Works map for the Bulle to Broc line. The section marked ‘troncon commun’ or common trunk indicates the dual gauge section. The main specifications for the work from this document are listed below. Source: Konkurado.
The works for the line are specified as follows:
The main objectives of the project are:
•The modification of the gauge of the rails in normal gauge between Bulle and Broc-Fabrique to ensure continuity between the Bulle line – Broc Fabrique and the Bulle line – Romont (- Friborg), for both passenger and freight traffic.
•Improving the facilities offered to travellers and increasing their comfort as well that of their safety at Ronclina, Tour-Village, Broc-Village and Broc-Fabrique stations. Particularly in regard to compliance with the Law on Equality for the Disabled, the extension of the platforms as well as the creation of awnings for these stations.
•The elimination of the old platforms and passenger facilities which required the use of steps.
•Adaptation of the route, with a general increase in the radii of curvature and, for the descent Broc Village – Broc Fabrique in particular, a decrease in the slope longitudinal, allowing an increase in the maximum speeds allowed on the section.
•Modification and adaptation of the route between Broc Village and Broc Fabrique. This part of the route has very small radii of curvature. The profile is modified and requires a large number of adaptations compared to the current terrain.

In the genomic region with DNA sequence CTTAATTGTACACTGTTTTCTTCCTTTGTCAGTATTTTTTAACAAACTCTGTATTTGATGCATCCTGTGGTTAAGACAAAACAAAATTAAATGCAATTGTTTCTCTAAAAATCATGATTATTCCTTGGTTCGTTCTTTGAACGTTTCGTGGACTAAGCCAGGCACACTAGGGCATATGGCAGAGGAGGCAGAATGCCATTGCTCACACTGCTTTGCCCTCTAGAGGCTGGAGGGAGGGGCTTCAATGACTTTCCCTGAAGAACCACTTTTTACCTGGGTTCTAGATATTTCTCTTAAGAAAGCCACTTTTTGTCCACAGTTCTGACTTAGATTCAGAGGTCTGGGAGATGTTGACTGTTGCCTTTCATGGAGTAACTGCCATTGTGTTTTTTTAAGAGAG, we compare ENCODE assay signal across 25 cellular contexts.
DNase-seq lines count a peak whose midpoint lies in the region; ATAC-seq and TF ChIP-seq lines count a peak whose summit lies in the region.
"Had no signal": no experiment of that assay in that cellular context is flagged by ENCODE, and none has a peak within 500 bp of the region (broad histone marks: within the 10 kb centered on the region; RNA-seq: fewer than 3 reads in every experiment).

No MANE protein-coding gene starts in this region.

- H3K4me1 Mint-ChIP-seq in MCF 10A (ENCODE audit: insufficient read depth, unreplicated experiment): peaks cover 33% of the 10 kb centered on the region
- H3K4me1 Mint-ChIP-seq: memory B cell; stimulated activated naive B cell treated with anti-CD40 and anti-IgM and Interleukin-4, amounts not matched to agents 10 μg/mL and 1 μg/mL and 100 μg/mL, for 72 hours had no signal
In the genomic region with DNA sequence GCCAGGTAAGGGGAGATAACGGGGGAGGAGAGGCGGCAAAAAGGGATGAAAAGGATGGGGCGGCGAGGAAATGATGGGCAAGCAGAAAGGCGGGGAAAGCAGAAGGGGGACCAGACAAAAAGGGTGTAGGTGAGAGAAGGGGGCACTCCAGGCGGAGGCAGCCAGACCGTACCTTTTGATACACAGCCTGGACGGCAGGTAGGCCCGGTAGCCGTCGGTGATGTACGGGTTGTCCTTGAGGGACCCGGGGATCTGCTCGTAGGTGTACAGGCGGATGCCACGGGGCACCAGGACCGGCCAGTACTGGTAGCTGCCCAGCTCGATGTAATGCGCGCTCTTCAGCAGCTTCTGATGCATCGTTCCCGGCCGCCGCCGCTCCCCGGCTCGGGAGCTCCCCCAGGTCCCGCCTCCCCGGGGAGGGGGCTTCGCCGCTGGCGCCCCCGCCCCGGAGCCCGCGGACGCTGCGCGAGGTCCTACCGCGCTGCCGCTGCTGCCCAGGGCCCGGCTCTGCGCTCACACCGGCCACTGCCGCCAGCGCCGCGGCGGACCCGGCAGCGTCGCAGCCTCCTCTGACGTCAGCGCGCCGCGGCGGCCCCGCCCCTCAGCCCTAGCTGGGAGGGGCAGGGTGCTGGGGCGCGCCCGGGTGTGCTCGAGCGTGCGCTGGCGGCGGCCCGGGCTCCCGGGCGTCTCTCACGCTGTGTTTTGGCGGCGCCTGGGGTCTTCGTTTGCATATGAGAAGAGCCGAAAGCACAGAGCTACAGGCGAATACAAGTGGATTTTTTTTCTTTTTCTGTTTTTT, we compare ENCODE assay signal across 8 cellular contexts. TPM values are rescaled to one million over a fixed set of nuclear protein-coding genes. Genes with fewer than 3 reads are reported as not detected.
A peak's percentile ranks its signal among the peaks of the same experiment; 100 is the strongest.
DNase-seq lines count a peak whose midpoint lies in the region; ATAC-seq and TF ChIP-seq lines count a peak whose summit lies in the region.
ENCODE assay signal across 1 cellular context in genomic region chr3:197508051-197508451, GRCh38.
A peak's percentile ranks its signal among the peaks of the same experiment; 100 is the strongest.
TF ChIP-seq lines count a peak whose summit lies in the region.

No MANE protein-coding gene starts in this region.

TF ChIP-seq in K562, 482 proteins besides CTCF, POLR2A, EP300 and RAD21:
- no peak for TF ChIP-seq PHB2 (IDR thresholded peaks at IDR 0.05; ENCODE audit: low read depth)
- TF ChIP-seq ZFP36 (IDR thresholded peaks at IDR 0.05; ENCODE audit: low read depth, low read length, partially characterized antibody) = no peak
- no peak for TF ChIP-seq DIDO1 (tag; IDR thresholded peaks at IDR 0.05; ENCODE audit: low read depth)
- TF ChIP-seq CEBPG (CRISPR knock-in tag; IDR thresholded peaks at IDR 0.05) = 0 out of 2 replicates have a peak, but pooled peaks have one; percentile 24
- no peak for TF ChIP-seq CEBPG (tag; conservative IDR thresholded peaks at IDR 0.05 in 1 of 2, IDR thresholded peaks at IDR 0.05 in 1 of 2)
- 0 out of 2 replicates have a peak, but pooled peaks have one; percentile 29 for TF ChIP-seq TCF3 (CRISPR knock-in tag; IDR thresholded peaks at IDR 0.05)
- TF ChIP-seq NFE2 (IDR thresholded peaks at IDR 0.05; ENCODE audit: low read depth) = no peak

•The decrease in the slope towards Broc Fabrique at 40% by moving the start of the descent towards Broc Village.
•The complete renewal of the infrastructure required by the new planned speed of 80km/h.
•The complete renewal of the superstructure necessary for the new railway and new gauge.
•Renewal of the OHLE.
•Renewal of security installations.
•Renewal and removal of certain level crossings.
•Remediation of existing structures and construction of new structures.
•Carry out all of the above main works during a 14 month stoppage of rail traffic.
The former line crossed the Route des Moulins (Mill Road) in Broc Village before beginning the most difficult sections of line. Sharp curvature and steep gradients were the order of the day. Not a problem for the narrow gauge, but unfortunately very much so for the standard gauge. The innovative solution engineered for the conversion of the route has been to build a tunnel and a cuttings, new embankments, a new pedestrian underpass, as well as brand new stations that comply with the Swiss transport requirements for access and disabilities.